Wisk Aero is building the first of the final production version of its aircraft and expects the urban air taxi’s first flight to happen next year.
The Gen 6 version of the autonomous eVTOL aircraft will be the configuration that is type certified and is being built at its facility in Mountain View, California. The company expects to build several test aircraft.
Wisk has started the certification process with the FAA, having submitted its G1 earlier this year and with the G2 being processed by the FAA. G1 and G2 are key steps in the FAA’s certification process which establish the requirements for certification of an aircraft and how a company will demonstrate it meets those requirements.
“This is the first passenger carrying autonomous aircraft in the certification process with the FAA,” said Becky Tanner, chief marketing officer at Wisk Aero.
The aircraft, which will be operated with “human oversight” from the ground, features screens to display information about the flight and a storage area for luggage.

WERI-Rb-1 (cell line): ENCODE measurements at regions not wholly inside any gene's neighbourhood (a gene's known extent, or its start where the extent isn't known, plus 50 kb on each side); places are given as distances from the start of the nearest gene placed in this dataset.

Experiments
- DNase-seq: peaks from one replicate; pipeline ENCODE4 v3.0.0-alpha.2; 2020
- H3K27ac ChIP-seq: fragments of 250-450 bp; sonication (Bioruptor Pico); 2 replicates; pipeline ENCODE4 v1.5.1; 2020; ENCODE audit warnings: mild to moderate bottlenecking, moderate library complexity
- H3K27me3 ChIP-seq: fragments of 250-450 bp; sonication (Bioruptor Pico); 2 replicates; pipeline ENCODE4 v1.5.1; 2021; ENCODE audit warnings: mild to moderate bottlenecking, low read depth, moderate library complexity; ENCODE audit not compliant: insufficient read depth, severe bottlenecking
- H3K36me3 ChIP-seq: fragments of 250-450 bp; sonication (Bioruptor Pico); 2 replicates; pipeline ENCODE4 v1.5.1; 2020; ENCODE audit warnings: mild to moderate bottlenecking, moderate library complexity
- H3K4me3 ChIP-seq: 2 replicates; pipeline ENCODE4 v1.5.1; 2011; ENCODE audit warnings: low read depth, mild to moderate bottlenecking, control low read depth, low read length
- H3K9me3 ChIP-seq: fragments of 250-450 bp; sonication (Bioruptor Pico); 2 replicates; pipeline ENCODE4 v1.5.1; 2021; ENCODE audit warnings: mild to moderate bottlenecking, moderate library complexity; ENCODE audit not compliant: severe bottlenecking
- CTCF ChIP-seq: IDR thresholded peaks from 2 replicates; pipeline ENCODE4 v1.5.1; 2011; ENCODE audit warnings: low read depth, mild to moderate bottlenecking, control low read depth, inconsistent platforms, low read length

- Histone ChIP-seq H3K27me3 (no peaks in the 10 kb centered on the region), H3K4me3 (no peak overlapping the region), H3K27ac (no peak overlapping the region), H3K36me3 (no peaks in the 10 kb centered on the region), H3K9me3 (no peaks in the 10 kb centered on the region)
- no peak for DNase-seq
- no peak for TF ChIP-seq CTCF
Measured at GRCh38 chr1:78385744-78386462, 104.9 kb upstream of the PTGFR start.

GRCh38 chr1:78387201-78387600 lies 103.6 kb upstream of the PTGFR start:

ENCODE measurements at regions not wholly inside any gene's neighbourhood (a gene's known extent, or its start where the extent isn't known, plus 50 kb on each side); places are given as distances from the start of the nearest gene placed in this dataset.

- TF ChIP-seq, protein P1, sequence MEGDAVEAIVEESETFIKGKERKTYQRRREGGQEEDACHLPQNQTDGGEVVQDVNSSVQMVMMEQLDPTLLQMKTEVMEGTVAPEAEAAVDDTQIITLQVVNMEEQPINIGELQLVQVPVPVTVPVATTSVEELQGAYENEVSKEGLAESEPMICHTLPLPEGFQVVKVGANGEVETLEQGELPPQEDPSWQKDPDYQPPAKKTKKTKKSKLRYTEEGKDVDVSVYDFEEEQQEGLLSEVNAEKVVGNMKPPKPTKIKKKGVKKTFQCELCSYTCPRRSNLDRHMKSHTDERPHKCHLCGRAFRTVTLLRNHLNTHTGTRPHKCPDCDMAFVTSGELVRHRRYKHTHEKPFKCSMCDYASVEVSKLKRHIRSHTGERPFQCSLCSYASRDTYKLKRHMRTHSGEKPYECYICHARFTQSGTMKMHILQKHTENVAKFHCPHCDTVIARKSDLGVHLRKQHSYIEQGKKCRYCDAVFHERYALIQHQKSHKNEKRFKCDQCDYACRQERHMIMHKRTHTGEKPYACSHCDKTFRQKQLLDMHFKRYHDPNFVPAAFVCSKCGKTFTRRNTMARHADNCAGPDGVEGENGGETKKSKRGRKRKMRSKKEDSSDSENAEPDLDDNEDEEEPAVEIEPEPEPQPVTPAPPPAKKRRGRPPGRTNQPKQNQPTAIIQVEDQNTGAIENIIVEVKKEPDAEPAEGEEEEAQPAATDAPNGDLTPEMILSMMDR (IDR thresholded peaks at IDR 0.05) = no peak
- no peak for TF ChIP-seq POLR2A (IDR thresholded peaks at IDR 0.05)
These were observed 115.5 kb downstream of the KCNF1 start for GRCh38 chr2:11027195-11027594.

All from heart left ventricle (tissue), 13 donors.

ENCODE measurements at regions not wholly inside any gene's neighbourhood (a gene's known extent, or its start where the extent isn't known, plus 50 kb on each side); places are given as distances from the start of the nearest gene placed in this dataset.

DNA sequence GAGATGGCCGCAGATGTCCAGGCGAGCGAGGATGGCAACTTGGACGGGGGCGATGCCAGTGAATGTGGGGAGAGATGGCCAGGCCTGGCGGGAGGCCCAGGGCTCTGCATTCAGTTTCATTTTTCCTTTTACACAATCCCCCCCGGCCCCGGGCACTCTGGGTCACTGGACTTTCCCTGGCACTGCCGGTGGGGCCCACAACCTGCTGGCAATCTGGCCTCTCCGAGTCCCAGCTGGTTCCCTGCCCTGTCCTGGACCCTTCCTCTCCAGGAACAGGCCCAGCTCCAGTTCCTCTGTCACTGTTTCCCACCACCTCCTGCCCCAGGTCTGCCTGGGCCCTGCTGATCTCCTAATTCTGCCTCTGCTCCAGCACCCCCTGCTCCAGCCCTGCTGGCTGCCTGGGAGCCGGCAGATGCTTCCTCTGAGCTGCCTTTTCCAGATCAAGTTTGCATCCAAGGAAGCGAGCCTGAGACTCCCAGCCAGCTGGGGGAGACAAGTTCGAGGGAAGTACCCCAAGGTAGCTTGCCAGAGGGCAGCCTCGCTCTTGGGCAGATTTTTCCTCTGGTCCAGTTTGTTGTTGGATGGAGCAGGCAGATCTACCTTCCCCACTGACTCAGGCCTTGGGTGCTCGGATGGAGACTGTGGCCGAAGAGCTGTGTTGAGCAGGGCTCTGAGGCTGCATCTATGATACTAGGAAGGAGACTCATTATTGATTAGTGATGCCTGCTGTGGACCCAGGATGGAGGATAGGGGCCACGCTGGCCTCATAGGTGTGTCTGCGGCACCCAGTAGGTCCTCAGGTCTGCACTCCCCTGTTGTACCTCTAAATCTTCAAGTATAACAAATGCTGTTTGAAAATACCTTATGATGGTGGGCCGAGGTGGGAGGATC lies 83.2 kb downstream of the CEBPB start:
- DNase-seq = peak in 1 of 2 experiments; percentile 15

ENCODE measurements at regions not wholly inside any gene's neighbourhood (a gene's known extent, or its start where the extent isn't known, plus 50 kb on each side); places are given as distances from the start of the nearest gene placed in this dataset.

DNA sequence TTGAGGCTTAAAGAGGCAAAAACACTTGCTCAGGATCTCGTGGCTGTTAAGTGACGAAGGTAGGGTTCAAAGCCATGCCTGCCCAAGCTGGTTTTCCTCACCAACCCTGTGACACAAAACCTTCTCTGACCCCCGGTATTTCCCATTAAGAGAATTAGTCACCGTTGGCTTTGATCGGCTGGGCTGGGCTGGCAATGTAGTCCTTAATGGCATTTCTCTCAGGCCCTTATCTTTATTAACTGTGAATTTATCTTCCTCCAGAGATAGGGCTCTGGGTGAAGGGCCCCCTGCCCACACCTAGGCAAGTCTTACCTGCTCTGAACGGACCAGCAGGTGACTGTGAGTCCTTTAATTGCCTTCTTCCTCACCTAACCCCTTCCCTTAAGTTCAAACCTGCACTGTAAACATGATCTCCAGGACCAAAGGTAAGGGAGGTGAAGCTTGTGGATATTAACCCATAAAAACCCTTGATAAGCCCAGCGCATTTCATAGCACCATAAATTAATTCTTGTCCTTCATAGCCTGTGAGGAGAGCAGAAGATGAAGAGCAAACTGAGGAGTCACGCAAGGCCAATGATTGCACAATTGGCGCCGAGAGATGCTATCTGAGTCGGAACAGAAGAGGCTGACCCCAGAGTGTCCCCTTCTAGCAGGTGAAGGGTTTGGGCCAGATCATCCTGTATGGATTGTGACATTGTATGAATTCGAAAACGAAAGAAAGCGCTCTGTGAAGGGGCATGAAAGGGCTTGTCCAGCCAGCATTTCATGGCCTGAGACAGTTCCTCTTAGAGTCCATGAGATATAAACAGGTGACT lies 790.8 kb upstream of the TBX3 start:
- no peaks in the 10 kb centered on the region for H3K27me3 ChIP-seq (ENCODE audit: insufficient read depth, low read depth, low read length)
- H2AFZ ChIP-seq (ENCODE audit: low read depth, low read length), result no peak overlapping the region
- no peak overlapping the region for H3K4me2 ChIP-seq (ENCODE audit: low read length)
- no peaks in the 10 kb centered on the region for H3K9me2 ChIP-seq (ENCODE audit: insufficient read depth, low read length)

It can carry up to four passengers up to 90 miles (144km) at altitudes of 2,500-4,000ft at cruise speeds of around 100 to 120mph (160 to 190km/h).
The company expects the air taxi to be used in urban areas for trips of around 15 minutes, with the first commercial operations likely to be to and from airports.
The battery-electric aircraft has a 50ft (14m) wingspan and uses an in-house developed propulsion system that features air-cooled motors and 12 rotors. The front 6 rotors rotate to enable the eVTOL aircraft’s transition from vertical to horizontal flight.
Compared to the previous version, Gen 6 is larger than its predecessor and features significant design changes, such as the removal of a push propeller at the rear for a tail. Like the previous generations, Gen 6 does not have wheels. “There are advantages to skids, the biggest of which is that they significantly lower the weight – wheels give you flexibility but add weight, said Tanner.
The company’s main test site is at Hollister, California. Although the aircraft has been developed and will be tested in California, it will be manufactured elsewhere in the USA, because of the high cost of labor in the region, said Tanner.
The company expects to manufacture “tens of hundreds” of the aircraft, she added.
Long Beach Testing
Meanwhile the Gen 5 version of Wisk’s air taxi, called Cora is continuing a flight-testing program at Long Beach Airport in California.
The test program seeks to gain knowledge about how the autonomous aircraft will be operated at a commercial airport, with Cora being flown in the airspace above the airport.
The tests are part of a two year project with the local community that started in February 2022 focused on evaluating, planning, and implementing AAM services, with a focus on autonomy.